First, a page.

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Review: Rob Doyle’s Autobibliography is a reader’s book and a writer’s dream

13 Nov 2021 5 minute read
Autobibliography cover. Swift Books

Rebecca George

“You want to know about a person, look at their bookshelves”, is a phrase my mother frequently says to me. Well, Rob Doyle has read 52 books in 52 weeks, reviewed them… and then written because of them.

Rob Doyle without any doubt is a bibliophile.  His new book, Auto-bibliography is very much a testament to just that.  It is a readers’ book and a writer’s dream.

No genre has been overlooked, from science fiction great Phillip K. Dick to the philosophical writings of Marcus Aurelius. Doyle has used the worldwide pandemic to create a wonderful compilation of his reads and recollections, that he cites with charming and intellectual delight.

He reviews books by Martin Amis, Max Frisch, Carl Jung, Valerie Solanas, Norman Mailer, Angela Carter, Michel Houellebecq, Sigmund Freud, Virginia Woolf, among many more esteemed, and noted writers with ease and elegance giving brilliant insights into the works. He wants you to pick up those books if you haven’t already, pour a giant glass of wine so you can join him in discussing ideas and philosophy, particularly if it’s Friedrich Nietzsche. Then as swiftly as he does this, Doyle gives you an honest glimpse into his life. These miniature conversations easily drop on the pages, effortlessly he picks you up, entertains you with more details about his adventures from Berlin to San Francisco. Before you know you’ve drunk all the wine, covered a dozen books, and a bunch of European destinations.

I found myself eager to absorb the reviews to get to the good stuff by halfway through the book; to be entertained and intrigued by what Doyle had done, captivated by his writings.  Even by Doyle’s admission he never finished and discarded some of his writings. I would hope that he would go back and revisit some of these writings. Doyle’s words are touching, filled with emotion, and brutally honest.  Some passages will strike a chord with us having been confined to our homes during the worldwide pandemic more than some works of the sage authors that he reviews. The writings here ebb and flow with despair and hope, he takes you on a tour of his history, a little heartbreak, a psychedelic bookshop in Berlin, his friendship with Geoff Dyer to lonesome thoughts on a Rosslare beach view. There were times I found myself endeared, enthralled, and smiling to myself at Doyle’s self-deprecating style and humour.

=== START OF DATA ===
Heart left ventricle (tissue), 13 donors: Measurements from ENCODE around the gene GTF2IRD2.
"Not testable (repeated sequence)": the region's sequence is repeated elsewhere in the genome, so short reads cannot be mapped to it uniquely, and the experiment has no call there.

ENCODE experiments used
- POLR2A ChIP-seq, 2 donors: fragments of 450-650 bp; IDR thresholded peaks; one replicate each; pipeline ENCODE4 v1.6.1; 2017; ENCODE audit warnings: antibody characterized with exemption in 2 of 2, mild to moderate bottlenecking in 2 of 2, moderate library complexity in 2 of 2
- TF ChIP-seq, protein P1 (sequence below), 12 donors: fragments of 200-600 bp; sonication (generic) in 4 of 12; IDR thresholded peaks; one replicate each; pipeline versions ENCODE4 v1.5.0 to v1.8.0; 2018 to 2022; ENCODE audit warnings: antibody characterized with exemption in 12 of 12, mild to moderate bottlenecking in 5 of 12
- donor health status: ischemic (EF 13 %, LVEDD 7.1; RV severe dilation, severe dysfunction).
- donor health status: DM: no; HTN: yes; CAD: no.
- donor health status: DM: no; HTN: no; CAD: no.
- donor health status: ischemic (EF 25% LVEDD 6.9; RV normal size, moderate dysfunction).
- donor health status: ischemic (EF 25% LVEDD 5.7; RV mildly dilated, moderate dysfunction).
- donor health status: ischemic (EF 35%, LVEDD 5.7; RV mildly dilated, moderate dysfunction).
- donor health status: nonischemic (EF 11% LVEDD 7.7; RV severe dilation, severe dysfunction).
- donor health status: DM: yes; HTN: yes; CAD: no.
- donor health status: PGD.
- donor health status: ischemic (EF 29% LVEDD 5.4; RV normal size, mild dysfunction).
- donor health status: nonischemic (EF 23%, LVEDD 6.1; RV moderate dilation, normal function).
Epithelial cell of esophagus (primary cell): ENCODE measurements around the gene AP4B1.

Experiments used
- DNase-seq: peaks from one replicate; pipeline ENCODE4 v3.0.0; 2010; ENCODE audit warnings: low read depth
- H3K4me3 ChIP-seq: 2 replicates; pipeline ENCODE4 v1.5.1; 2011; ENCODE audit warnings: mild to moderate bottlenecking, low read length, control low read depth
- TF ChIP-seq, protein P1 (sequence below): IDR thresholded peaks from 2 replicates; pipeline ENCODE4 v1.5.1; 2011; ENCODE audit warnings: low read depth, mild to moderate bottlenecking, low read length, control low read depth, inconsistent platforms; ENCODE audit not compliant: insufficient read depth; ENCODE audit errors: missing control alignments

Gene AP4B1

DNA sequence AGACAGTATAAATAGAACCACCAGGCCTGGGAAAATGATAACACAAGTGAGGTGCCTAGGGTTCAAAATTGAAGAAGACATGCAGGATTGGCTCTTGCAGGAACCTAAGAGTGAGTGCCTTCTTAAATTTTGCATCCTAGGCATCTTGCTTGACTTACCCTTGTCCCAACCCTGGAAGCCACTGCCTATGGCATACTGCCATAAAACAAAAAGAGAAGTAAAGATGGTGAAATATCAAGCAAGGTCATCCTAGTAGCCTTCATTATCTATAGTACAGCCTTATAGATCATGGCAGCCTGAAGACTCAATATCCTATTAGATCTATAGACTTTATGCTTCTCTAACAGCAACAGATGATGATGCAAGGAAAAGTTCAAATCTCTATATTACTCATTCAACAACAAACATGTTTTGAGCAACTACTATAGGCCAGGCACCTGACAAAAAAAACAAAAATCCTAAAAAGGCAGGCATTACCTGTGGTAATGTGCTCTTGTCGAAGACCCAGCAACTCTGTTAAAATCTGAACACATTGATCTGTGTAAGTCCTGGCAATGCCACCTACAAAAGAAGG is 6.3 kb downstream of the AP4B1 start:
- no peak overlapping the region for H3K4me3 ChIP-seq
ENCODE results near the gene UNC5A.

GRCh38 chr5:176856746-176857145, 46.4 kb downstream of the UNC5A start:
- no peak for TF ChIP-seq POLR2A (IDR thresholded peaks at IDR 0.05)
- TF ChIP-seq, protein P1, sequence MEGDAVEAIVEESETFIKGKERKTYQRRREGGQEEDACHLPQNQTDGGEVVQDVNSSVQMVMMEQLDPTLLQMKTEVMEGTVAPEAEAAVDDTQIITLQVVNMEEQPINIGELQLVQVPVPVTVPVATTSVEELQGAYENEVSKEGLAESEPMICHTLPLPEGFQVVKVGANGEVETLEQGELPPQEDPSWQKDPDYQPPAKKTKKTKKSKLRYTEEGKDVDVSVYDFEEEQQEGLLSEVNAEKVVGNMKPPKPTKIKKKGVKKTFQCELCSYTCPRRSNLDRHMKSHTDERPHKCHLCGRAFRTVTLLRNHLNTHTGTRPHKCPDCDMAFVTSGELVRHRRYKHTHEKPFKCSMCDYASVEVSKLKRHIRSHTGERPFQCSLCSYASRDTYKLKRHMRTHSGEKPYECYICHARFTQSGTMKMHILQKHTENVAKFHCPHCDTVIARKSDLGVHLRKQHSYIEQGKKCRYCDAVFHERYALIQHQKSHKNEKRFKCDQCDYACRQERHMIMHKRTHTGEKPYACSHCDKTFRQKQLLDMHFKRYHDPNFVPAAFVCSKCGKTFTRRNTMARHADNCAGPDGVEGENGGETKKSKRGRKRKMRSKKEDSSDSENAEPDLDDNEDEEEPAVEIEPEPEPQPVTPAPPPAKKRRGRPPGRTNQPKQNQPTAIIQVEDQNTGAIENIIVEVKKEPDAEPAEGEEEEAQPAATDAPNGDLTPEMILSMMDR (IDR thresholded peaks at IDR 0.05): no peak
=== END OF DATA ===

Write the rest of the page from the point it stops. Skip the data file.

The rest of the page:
While Doyle tackles some big names in literature, I genuinely cower at the weight of some of the 52 chosen books and his year-long challenge. At college, I lost the will to live at some of the selected books we had to study (Ahem, Bronte with Jane Eyre… why just why Dear writer would Jane marry a man who shoved his wife in the attic?), I admire and horrifically recoiled at the sheer gravity of Herman Melville; Moby-Dick; or, The Whale. It made me pour another glass of wine, grab a pen, and list those I knew had read it – Rob Doyle, my father throughout several summer holidays and that guy whose name somewhat alludes me.

I particularly loved Doyle’s writing extract straight after Melville’s review, which I am going to call ‘that’. Those of us who are staring at the approaching forty-year-old birthday will find so much of it ringing true and to me was probably the most poignant writing that Doyle shares. Laced with some regret, some serious stock-taking of who he is. It gave the greatest insight into what it means to be 37-year-old Rob Doyle, the writer and the man. I wonder if he was aware of his own philosophical or therapeutic glimpses of himself while he wrote this section, and how impacting it is for a fellow writer to feel the anguish in his admissions. ‘That’ seemed to be the depths of Doyle’s heart and beyond his thoughts, ‘that’ is believing “art can be a kind of redemption.” I hope writing ‘that’ gave Doyle a sense of freedom.

For the readers among you, then understand that this bookworm knows his stuff and you should be consulting him regularly, or better yet just buy Autobibliography as your Christmas guidebook for your own 52 book challenge for 2022.

His previous book, Threshold, has now been added to my own Christmas gift list and I know my copy of Auto-bibliography is likely to be whipped away by my mother, whose bookshelves probably rival Doyle’s for her own consultation and comparison of notes.

Rob Doyle is the perfect bookshop companion; he will give you a completely concise review and share why he suggested the book in the first place, and it made me genuinely excited about the prospect. So, Rob Doyle, where shall I start while I wait for you to write another book? I’ll get the wine; you bring the literature.

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